“Maximizing shareholder value” and “maximizing profits,” the false gods in whose name American business firms have callously fired countless numbers of employees over the decades, will no longer be worshipped by some of America’s largest corporations.

On Monday, 181 corporate members of the Business Roundtable (BRT) issued a new “Statement on the Purpose of a Corporation,” which gives more importance to fair pay and the professional growth of employees.

The statement redefines the idea of a corporation’s purpose and also seems to eliminate the notion corporations exist, first and foremost, to serve shareholders and maximize profits. Replacing these discredited goals are four “modernized principles”: delivering value to customers, investing in employees, dealing ethically with suppliers and supporting communities in which firms operate.

BRT said this new definition “supersedes” past statements and outlines a “modern standard for corporate responsibility.” It said these four values are “at the forefront of American business goals.” It emphasized each of the four new principles is essential.

“We commit to deliver value to all of them, for the future success of our companies, our communities and our country,” said BRT.

The statement said the new definition of investing in our employees “starts with compensating them fairly and providing important benefits. It also includes supporting them through training and education that help develop new skills for a rapidly changing world. We foster diversity and inclusion, dignity and respect.”

As for generating long-term value for shareholders, BRT said it’s “committed to transparency and effective engagement with shareholders.”

“While each of our individual companies serves its own corporate purpose, we share a fundamental commitment to all of our stakeholders,”according to the statement. “We commit to deliver value to all of them, for the future success of our companies, our communities and our country.”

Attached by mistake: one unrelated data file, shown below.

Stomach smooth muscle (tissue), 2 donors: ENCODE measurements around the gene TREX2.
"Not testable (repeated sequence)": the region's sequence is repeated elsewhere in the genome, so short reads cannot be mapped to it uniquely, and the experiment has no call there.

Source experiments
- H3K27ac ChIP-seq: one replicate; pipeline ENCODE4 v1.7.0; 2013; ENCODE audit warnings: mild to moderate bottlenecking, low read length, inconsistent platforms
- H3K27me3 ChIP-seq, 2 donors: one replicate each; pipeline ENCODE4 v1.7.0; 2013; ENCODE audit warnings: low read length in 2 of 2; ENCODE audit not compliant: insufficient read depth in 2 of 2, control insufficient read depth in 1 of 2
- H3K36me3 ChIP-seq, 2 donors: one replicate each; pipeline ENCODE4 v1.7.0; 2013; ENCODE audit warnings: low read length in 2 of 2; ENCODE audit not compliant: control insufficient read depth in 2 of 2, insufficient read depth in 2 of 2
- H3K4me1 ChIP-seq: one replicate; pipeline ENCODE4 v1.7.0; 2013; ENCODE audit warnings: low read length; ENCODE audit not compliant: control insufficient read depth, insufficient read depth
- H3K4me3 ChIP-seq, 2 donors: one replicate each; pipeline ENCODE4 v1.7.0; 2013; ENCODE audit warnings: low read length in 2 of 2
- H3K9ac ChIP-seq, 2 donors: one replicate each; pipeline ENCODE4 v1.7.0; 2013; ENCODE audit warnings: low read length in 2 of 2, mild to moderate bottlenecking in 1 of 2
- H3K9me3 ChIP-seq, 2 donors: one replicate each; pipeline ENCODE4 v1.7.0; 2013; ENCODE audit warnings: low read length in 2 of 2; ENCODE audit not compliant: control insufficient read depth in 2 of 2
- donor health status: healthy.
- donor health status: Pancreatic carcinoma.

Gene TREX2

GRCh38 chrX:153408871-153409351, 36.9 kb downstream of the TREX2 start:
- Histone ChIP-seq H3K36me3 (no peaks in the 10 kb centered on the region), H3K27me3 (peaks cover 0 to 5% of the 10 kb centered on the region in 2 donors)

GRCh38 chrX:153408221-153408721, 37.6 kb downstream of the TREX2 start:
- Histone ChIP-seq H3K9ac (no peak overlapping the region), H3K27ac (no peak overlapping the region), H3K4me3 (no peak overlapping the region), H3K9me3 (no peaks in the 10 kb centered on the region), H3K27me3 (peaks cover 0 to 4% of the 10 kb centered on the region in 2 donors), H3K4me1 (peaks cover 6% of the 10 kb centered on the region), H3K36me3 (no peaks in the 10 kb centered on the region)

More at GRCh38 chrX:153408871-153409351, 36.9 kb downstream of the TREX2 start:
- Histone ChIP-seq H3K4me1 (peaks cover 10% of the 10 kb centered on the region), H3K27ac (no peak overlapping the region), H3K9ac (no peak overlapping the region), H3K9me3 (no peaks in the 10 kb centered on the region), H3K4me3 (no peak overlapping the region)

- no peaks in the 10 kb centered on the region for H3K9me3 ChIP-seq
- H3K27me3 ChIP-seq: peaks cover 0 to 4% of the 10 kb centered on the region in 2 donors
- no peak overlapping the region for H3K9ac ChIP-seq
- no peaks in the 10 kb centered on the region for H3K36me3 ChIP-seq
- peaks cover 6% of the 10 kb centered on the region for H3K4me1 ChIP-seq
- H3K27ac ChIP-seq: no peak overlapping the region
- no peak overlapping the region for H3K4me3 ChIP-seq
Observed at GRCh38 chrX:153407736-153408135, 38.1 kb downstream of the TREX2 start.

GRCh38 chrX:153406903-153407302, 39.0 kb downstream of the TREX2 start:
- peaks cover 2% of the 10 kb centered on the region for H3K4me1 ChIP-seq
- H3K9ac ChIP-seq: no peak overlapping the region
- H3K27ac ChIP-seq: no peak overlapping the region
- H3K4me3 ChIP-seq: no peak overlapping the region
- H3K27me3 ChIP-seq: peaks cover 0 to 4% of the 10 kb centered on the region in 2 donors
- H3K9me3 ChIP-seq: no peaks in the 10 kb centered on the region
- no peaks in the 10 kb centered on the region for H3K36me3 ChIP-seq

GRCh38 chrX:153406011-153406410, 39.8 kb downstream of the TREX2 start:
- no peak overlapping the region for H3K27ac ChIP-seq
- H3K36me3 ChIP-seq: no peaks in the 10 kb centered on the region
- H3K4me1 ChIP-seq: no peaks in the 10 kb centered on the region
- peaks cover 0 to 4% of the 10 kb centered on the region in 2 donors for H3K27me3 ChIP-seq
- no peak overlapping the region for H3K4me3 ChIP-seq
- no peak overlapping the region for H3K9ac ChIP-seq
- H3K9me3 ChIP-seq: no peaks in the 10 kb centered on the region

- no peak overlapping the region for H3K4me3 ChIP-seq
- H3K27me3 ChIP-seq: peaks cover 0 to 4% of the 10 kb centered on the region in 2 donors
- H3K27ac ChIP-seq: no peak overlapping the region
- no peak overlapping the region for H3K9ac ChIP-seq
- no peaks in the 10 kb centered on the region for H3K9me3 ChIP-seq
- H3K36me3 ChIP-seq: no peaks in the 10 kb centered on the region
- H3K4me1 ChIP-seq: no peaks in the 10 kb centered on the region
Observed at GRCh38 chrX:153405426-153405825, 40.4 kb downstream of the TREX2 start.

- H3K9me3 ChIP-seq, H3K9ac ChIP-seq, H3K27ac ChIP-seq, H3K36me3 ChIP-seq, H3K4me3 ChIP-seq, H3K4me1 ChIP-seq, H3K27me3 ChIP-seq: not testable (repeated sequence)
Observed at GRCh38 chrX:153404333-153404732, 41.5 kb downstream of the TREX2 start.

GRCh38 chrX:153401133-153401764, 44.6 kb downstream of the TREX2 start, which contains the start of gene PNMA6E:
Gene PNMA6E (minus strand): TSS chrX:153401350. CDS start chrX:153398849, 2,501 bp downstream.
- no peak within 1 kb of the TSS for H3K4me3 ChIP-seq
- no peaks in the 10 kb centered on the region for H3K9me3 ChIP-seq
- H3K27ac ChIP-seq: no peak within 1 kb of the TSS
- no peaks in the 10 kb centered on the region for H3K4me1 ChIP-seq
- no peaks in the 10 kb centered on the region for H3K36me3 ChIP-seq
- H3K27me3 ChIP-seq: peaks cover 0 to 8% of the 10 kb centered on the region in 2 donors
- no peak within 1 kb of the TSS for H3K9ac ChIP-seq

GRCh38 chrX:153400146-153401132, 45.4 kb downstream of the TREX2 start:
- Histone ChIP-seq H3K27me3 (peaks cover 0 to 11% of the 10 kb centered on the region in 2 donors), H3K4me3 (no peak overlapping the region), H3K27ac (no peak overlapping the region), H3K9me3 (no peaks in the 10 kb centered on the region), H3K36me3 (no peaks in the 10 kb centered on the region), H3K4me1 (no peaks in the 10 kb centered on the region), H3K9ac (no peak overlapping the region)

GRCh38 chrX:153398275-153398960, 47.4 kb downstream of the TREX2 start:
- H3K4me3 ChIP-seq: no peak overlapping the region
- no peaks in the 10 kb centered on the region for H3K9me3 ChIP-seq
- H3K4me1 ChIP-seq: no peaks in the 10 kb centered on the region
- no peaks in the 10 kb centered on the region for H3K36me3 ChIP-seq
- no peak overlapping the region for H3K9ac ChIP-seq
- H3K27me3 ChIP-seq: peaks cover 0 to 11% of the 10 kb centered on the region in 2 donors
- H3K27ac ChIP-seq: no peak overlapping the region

“The American dream is alive, but fraying,” pointed out Jamie Dimon, chairman and CEO of J.P. Morgan Chase and BRT chairman.

“Major employers are investing in their workers and communities because they know it is the only way to be successful over the long term. These modernized principles reflect the business community’s unwavering commitment to continue to push for an economy that serves all Americans,” said Dimon.

Fired McDonald's employees claim in a federal lawsuit that the entire corporation, not just the franchises, are responsible for how workers are treated. Fired McDonald's employees claim in a federal lawsuit that the entire corporation, not just the franchises, are responsible for how workers are treated. Photo: Reuters

Along with Dimon, the statement received signatures from CEOs such as Amazon’s Jeff Bezos, Apple’s Tim Cook, Bank of America’s Brian Moynihan, Dennis Muilenburg of Boeing and GM’s Mary Barra.

“This new statement better reflects the way corporations can and should operate today,” said Alex Gorsky, chairman and CEO of Johnson & Johnson and chair of the Business Roundtable Corporate Governance Committee.

Darren Walker, president of the Ford Foundation, called the statement “tremendous news because it is more critical than ever that businesses in the 21st century are focused on generating long-term value for all stakeholders and addressing the challenges we face, which will result in shared prosperity and sustainability for both business and society.”

One of the CEO signatories, Larry Fink, previously called on CEOs to reevaluate the purpose of a corporation, specifically the “inextricable link” between purpose and profit.

“Purpose is not the sole pursuit of profits but the animating force for achieving them,” wrote Fink in his 2019 annual letter to shareholders. “As divisions continue to deepen, companies must demonstrate their commitment to the countries, regions, and communities where they operate, particularly on issues central to the world’s future prosperity.”

Founded in 1972, BRT is an association of chief executive officers (CEOs) of major U.S. corporations that advances and promotes pro-business public policy. It supported Barack Obama’s presidency.